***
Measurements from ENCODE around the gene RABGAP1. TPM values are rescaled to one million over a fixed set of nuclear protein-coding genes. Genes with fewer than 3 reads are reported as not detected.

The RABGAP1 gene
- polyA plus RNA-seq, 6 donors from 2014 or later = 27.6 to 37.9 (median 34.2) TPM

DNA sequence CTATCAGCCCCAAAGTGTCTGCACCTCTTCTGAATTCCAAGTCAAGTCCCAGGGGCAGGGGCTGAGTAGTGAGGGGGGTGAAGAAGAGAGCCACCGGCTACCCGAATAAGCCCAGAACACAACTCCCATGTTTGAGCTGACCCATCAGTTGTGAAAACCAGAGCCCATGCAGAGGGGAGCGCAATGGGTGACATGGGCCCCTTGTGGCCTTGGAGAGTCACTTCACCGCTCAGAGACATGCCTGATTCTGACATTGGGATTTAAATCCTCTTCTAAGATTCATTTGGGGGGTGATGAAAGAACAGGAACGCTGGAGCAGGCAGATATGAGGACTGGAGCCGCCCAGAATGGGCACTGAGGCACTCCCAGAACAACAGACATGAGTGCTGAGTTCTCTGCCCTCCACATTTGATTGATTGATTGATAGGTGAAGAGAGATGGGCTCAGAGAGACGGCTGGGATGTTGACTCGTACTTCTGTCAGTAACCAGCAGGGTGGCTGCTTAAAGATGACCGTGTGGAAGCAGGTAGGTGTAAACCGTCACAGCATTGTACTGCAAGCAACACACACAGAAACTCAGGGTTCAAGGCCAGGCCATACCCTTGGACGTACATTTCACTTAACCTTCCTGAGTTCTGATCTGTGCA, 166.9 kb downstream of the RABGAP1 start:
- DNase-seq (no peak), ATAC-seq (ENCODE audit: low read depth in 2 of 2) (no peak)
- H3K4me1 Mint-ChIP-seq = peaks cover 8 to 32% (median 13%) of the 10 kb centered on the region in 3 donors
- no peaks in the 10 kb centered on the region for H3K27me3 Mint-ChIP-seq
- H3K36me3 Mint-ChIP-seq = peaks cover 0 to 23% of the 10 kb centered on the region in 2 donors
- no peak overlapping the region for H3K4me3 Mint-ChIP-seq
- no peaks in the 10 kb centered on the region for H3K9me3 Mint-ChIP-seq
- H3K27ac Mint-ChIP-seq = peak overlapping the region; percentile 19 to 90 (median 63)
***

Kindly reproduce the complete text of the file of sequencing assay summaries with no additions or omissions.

Measurements from ENCODE around the gene RABGAP1. TPM values are rescaled to one million over a fixed set of nuclear protein-coding genes. Genes with fewer than 3 reads are reported as not detected.

The RABGAP1 gene
- polyA plus RNA-seq, 6 donors from 2014 or later = 27.6 to 37.9 (median 34.2) TPM

DNA sequence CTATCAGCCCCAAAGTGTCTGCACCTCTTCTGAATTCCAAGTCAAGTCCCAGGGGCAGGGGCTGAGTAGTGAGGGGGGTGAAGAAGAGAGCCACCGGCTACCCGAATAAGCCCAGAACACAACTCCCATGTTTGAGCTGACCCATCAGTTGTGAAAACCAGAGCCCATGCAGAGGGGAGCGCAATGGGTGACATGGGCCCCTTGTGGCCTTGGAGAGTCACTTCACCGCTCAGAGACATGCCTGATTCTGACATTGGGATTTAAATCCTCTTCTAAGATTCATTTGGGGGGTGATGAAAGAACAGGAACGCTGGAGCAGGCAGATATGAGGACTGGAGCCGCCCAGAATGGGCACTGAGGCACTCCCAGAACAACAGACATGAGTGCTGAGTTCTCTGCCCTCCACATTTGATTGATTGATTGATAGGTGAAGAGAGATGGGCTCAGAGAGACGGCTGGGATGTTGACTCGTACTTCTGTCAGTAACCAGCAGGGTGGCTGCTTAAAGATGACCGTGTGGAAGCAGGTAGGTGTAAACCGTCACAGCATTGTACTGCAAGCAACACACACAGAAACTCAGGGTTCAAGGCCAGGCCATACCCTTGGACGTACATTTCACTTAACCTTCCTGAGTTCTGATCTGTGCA, 166.9 kb downstream of the RABGAP1 start:
- DNase-seq (no peak), ATAC-seq (ENCODE audit: low read depth in 2 of 2) (no peak)
- H3K4me1 Mint-ChIP-seq = peaks cover 8 to 32% (median 13%) of the 10 kb centered on the region in 3 donors
- no peaks in the 10 kb centered on the region for H3K27me3 Mint-ChIP-seq
- H3K36me3 Mint-ChIP-seq = peaks cover 0 to 23% of the 10 kb centered on the region in 2 donors
- no peak overlapping the region for H3K4me3 Mint-ChIP-seq
- no peaks in the 10 kb centered on the region for H3K9me3 Mint-ChIP-seq
- H3K27ac Mint-ChIP-seq = peak overlapping the region; percentile 19 to 90 (median 63)